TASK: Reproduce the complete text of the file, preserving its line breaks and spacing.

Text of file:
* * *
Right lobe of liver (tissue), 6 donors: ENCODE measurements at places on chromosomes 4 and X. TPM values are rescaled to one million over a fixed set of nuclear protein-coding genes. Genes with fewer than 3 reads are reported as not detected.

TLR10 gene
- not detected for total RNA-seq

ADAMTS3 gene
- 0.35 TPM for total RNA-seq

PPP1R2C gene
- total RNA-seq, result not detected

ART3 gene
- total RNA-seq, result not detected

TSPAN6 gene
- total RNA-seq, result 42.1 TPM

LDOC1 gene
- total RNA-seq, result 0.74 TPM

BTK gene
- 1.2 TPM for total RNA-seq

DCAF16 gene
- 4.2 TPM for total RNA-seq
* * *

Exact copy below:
Right lobe of liver (tissue), 6 donors: ENCODE measurements at places on chromosomes 4 and X. TPM values are rescaled to one million over a fixed set of nuclear protein-coding genes. Genes with fewer than 3 reads are reported as not detected.

TLR10 gene
- not detected for total RNA-seq

ADAMTS3 gene
- 0.35 TPM for total RNA-seq

PPP1R2C gene
- total RNA-seq, result not detected

ART3 gene
- total RNA-seq, result not detected

TSPAN6 gene
- total RNA-seq, result 42.1 TPM

LDOC1 gene
- total RNA-seq, result 0.74 TPM

BTK gene
- 1.2 TPM for total RNA-seq

DCAF16 gene
- 4.2 TPM for total RNA-seq